With a history of encouraging workers to emigrate to relieve unemployment at home, Tunisia now has 11 percent of its population living abroad. The factors underlying the 2011 revolution that sparked the Arab Spring have also fueled emigration desires for many Tunisians. This country profile explores historical and current trends in Tunisia from colonial settlement to the aftermath of the Arab Spring, and the new focus on migrant rights at home and abroad.
Mexico has lost its long-held status as the top source country of new immigrants to the United States, dropping to third place behind China and India. This historic shift is remarkable for the rapid decline in Mexican inflows combined with a steady rise in Asian immigration, largely through high-skilled visa programs. This Policy Beat explores the reasons behind these trends and their potential impact on U.S. demographics.
Though relatively unexplored, there are myriad links between migration and corruption. This article offers ten connections between migration and corruption, from the facilitation of illegal migration and humanitarian protection to impediments to development benefits. The migration-corruption nexus is examined in three case studies: human trafficking in Nigeria, police extortion in Latin America, and a Norwegian return scheme for Iraqi asylum seekers.
Indian immigrants represent the second-largest origin group in the United States, accounting for 4.7 percent of the total foreign-born population. Generally high-skilled and highly educated, more than half of Indian immigrants have arrived since 2000 and largely attain green cards through employment-based pathways. Indians account for 70 percent of H-1B petitions and are the second-largest group of international students in the United States.
U.S. military; University of Melbourne Student Union
The end of the Vietnam war, marked by the fall of Saigon in 1975, precipitated the mass Indochinese refugee crisis, which saw more than 2 million people flee the region, often on unseaworthy boats. Following the war, Vietnamese migration was divided between humanitarian flows to the West, and labor migrants to allied communist countries. More recently, Vietnam's rapid economic growth has prompted increased labor migration to Asia and a rise in migrant brides.
The H-2B visa allows U.S. employers to bring in foreign workers to temporarily fill low-skill nonagricultural jobs across a wide range of states and industries. A series of recent legal challenges has exposed the presence of fraud and abuse, while stripping the program of its regulations and raising uncertainty about its future. This Policy Beat examines the implications in the debate surrounding temporary worker programs.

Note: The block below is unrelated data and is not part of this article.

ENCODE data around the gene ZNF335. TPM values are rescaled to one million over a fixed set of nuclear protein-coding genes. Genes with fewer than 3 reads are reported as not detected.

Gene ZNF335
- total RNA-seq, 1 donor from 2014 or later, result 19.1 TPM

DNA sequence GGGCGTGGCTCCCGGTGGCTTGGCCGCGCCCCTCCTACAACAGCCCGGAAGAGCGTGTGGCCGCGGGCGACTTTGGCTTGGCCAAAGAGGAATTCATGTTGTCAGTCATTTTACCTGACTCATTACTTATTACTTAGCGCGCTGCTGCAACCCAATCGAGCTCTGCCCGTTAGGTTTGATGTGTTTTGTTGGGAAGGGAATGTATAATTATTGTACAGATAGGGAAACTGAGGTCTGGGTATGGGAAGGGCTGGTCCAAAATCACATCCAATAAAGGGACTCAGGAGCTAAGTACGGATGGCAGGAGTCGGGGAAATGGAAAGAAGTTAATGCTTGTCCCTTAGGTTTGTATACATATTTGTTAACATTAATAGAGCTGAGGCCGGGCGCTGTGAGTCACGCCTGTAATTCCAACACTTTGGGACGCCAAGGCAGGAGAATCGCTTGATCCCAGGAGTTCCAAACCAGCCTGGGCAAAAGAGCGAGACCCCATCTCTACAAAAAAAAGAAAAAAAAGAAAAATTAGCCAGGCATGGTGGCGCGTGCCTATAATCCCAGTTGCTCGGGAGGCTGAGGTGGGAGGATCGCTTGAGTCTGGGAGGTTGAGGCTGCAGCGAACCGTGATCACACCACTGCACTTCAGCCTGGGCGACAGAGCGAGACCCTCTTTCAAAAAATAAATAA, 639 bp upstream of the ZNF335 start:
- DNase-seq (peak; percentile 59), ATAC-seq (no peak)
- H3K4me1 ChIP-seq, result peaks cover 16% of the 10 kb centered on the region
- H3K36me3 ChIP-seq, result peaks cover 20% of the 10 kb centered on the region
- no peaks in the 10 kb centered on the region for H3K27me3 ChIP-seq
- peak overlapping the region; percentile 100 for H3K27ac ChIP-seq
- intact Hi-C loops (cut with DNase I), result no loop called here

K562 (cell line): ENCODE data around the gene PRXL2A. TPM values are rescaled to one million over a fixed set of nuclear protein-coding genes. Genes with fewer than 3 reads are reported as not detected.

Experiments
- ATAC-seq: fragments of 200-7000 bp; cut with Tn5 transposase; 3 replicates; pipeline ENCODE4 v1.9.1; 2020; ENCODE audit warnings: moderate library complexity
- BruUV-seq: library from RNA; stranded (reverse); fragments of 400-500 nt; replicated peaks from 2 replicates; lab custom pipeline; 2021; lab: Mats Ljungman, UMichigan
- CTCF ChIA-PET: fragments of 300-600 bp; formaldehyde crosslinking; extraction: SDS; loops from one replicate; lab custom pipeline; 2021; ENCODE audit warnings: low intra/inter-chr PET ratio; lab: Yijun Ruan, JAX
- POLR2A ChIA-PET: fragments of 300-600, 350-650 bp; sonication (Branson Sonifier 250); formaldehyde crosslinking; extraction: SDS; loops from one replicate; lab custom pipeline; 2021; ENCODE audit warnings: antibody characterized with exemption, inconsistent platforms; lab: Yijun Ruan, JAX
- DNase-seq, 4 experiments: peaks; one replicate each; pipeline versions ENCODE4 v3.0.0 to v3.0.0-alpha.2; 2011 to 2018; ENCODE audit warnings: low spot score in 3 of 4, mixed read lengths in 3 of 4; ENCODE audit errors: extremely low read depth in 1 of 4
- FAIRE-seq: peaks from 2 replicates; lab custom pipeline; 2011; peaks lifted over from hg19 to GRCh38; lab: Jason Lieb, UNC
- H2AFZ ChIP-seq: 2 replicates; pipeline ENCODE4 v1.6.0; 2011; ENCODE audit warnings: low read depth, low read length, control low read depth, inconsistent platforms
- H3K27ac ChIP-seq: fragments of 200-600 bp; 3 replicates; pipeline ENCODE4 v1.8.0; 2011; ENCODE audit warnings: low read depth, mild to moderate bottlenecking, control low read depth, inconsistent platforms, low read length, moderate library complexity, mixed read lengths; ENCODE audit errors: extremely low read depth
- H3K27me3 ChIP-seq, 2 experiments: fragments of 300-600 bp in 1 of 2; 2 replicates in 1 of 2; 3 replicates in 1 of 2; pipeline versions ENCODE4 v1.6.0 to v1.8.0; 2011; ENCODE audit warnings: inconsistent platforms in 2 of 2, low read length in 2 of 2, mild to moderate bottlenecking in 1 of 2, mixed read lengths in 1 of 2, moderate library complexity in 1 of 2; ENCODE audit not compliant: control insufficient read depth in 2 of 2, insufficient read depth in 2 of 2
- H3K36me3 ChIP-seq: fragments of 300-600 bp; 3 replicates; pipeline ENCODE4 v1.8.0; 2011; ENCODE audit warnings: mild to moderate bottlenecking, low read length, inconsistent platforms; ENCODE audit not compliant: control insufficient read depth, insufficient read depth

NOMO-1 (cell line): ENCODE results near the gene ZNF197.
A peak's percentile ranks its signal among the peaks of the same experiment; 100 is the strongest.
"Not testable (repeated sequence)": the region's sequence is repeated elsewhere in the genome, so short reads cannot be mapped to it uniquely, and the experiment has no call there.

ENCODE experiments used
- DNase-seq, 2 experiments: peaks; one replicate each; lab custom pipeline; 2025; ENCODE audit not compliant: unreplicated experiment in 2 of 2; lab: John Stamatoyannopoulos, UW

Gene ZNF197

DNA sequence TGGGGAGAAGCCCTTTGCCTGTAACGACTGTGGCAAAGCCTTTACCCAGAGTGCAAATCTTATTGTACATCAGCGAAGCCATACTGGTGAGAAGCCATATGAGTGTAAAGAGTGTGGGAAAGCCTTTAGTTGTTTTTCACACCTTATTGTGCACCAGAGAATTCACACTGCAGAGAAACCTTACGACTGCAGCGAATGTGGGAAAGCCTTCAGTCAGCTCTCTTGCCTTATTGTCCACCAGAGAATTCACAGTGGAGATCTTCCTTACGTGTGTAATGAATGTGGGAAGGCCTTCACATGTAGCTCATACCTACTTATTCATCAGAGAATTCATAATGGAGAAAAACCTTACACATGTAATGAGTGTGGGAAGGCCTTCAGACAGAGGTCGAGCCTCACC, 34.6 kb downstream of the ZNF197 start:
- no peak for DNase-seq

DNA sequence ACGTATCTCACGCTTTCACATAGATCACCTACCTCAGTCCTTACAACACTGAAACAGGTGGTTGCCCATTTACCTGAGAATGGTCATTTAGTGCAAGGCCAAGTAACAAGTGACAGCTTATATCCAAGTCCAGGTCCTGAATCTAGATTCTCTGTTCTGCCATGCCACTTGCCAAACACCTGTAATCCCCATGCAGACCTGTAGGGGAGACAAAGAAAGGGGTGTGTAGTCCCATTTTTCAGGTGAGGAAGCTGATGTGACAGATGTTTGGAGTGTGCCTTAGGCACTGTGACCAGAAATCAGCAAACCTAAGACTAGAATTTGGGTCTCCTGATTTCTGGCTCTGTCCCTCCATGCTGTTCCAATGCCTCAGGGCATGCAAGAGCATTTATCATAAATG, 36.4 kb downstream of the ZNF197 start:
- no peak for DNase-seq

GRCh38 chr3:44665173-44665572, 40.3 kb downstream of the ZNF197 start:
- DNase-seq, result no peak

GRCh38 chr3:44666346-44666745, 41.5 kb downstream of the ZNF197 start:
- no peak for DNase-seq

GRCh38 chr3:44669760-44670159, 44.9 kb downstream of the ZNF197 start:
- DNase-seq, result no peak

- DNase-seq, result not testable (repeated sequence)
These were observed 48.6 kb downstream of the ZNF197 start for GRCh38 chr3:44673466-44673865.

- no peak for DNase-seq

Use this data tool—referred to as “one addictive interactive map”—to examine immigrant populations by country of origin and destination. Find out how many Americans live in Mexico, how many Ukrainians in Russia, or Filipinos in Saudi Arabia, for example.
Whether as migrant-sending or migrant-receiving locations—or both—many countries have rich, complex international and internal migration histories. MPI's online journal, the Migration Information Source, offers profiles of more than 70 nations. Written by leading scholars, these profiles delve into countries' migration histories, demographics, policymaking, and more.
During recent decades, large-scale international migration has been an external escape valve for Guatemala, a response to the country's multiple internal problems. This article examines Guatemalan migration, primarily to the United States, into the post-war era; U.S. government immigration policies affecting Guatemalans; the impacts of migration within Guatemala; and Guatemala/Mexico migration dynamics.
Since 1990, the number of Central American immigrants in the United States has nearly tripled. This immigrant population grew faster than any other region-of-origin population from Latin America between 2000 and 2010. This article focuses on a wide range of characteristics of Central American immigrants residing in the United States, including the population's size, geographic distribution, admission categories, and demographic and socioeconomic characteristics.